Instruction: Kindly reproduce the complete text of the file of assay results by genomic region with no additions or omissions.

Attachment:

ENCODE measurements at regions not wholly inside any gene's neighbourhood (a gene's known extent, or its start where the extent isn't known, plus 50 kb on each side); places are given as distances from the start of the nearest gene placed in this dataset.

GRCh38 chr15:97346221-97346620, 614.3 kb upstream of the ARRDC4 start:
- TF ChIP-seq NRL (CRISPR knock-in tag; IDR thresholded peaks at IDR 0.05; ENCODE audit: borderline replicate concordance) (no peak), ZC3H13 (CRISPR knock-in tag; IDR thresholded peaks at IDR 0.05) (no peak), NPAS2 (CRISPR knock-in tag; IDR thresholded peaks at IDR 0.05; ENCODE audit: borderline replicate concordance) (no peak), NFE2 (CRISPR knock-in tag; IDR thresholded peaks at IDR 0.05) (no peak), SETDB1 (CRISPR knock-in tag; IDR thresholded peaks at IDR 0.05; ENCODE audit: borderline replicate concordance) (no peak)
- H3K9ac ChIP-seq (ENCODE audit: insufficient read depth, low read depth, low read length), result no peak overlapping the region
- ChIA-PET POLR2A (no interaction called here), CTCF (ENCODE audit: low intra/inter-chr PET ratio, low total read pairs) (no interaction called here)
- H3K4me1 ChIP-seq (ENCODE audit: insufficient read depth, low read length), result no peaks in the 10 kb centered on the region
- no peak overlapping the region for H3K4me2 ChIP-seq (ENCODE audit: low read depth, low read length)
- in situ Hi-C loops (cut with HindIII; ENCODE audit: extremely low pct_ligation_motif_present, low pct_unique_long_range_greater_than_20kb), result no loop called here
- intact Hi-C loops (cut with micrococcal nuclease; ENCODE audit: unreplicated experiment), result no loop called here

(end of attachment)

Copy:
ENCODE measurements at regions not wholly inside any gene's neighbourhood (a gene's known extent, or its start where the extent isn't known, plus 50 kb on each side); places are given as distances from the start of the nearest gene placed in this dataset.

GRCh38 chr15:97346221-97346620, 614.3 kb upstream of the ARRDC4 start:
- TF ChIP-seq NRL (CRISPR knock-in tag; IDR thresholded peaks at IDR 0.05; ENCODE audit: borderline replicate concordance) (no peak), ZC3H13 (CRISPR knock-in tag; IDR thresholded peaks at IDR 0.05) (no peak), NPAS2 (CRISPR knock-in tag; IDR thresholded peaks at IDR 0.05; ENCODE audit: borderline replicate concordance) (no peak), NFE2 (CRISPR knock-in tag; IDR thresholded peaks at IDR 0.05) (no peak), SETDB1 (CRISPR knock-in tag; IDR thresholded peaks at IDR 0.05; ENCODE audit: borderline replicate concordance) (no peak)
- H3K9ac ChIP-seq (ENCODE audit: insufficient read depth, low read depth, low read length), result no peak overlapping the region
- ChIA-PET POLR2A (no interaction called here), CTCF (ENCODE audit: low intra/inter-chr PET ratio, low total read pairs) (no interaction called here)
- H3K4me1 ChIP-seq (ENCODE audit: insufficient read depth, low read length), result no peaks in the 10 kb centered on the region
- no peak overlapping the region for H3K4me2 ChIP-seq (ENCODE audit: low read depth, low read length)
- in situ Hi-C loops (cut with HindIII; ENCODE audit: extremely low pct_ligation_motif_present, low pct_unique_long_range_greater_than_20kb), result no loop called here
- intact Hi-C loops (cut with micrococcal nuclease; ENCODE audit: unreplicated experiment), result no loop called here